VOCAL SCORE


Great Clarendon Street, Oxford OX2 6DP,<br />

United Kingdom<br />

Oxford University Press is a department <strong>of</strong> the University <strong>of</strong> Oxford.<br />

It furthers the University’s objective <strong>of</strong> excellence in research, scholarship,<br />

and education by publishing worldwide. Oxford is a registered trade mark <strong>of</strong><br />

Oxford University Press in the UK and in certain other countries<br />

© Oxford University Press 2024<br />

<strong>Anne</strong> <strong>Dudley</strong> has asserted her right under the Copyright, Designs<br />

and Patents Act, 1988, to be identified as the Composer <strong>of</strong> this Work<br />

First published 2024<br />

Impression: 1<br />

All rights reserved. No part <strong>of</strong> this publication may be reproduced,<br />

stored in a retrieval system, or transmitted, in any form or by any means,<br />

without the prior permission in writing <strong>of</strong> Oxford University Press<br />

Permission to perform this work in public (except in the course <strong>of</strong> divine worship)<br />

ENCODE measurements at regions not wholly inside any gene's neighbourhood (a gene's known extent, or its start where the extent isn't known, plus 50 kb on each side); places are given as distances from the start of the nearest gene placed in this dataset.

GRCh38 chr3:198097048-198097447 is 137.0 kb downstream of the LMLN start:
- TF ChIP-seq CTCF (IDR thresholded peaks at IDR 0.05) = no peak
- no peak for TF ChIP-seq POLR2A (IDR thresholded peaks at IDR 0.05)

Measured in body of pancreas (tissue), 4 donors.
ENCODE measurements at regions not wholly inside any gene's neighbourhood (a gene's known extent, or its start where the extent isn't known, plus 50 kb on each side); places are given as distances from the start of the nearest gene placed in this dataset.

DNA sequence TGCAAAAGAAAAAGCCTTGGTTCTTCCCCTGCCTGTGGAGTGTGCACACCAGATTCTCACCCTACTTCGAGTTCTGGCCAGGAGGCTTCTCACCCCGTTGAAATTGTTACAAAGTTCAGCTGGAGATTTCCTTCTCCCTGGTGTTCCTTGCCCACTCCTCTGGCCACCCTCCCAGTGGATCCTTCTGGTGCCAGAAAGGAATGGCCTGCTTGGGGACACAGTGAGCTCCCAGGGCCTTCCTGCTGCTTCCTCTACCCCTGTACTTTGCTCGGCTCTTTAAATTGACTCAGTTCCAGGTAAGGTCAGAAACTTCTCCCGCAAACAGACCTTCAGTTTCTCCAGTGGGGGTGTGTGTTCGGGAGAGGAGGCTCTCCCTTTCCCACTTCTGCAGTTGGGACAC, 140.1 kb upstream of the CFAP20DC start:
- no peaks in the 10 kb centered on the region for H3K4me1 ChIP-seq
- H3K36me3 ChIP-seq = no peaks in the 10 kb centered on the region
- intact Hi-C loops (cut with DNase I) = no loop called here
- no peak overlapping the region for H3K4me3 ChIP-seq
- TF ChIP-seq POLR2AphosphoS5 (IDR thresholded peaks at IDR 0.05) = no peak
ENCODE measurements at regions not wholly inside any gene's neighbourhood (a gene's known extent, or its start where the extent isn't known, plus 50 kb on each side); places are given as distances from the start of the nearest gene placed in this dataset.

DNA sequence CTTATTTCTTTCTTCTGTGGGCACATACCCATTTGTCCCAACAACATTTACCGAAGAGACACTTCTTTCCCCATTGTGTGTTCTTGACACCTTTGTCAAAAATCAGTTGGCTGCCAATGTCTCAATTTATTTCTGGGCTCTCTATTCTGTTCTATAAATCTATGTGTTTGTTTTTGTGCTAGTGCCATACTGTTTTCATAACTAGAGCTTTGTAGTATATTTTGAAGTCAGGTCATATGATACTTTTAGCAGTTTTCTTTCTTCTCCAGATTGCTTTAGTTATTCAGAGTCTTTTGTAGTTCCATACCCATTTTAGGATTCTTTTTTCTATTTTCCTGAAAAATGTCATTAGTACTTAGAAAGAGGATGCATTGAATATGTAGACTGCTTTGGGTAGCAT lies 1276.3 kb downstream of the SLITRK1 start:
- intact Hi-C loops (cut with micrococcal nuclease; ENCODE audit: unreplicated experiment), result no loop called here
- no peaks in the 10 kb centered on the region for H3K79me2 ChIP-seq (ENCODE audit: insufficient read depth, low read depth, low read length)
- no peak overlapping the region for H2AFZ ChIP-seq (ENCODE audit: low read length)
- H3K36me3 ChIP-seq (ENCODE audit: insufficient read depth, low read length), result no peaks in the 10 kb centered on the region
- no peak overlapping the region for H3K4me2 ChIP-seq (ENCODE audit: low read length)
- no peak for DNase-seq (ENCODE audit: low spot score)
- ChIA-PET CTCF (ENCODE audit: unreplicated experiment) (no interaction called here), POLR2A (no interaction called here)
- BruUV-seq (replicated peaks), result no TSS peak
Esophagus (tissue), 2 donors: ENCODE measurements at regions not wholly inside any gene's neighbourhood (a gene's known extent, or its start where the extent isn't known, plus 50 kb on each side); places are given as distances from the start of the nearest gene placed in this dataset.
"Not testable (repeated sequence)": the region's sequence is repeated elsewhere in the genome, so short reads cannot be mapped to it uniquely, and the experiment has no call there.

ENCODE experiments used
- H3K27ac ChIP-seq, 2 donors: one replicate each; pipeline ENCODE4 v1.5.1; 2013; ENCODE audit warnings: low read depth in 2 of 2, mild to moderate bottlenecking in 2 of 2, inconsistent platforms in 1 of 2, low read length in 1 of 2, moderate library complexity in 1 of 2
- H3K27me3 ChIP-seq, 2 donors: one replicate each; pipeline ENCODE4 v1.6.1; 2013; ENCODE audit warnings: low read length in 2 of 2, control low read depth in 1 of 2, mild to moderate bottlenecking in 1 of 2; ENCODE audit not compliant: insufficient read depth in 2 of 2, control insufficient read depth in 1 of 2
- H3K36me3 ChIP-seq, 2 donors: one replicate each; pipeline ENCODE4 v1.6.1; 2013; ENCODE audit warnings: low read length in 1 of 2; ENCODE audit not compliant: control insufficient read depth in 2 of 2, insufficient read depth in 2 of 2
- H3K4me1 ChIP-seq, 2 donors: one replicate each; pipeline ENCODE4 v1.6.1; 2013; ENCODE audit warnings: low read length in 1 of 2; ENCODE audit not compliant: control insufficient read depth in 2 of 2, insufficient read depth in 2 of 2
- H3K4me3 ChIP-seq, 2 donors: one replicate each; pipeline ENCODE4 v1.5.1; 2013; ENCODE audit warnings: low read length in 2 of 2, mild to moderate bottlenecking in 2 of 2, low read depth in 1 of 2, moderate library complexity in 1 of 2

should normally be obtained from a local performing right licensing organization,<br />

unless the owner or the occupier <strong>of</strong> the premises being used already holds<br />

a licence from such an organization. Likewise, permission to make and<br />

exploit a recording <strong>of</strong> this work should be obtained from a<br />

local mechanical copyright licensing organization<br />

Enquiries concerning reproduction outside the scope <strong>of</strong> the above<br />

should be directed to the Music Rights Department, Oxford University Press,<br />

at music.permissions.uk@oup.com or at the address above<br />

ISBN 978–0–19–357070–2<br />

Music origination by Andrew Jones<br />

Text origination by Katie Johnston<br />

Printed in Great Britain on acid-free paper by<br />

Halstan & Co. Ltd, Amersham, Bucks.<br />

for online perusal only


Contents<br />

Composer’s note<br />

Texts<br />

iv<br />

v<br />

1. No birds sing 1<br />

2. No light is in heaven 13<br />

3. Is the time not come yet? 19<br />

4. Rise up, my fair one, and come away 28<br />

5. My senses put in order 34<br />

6. How far are we from home? 41<br />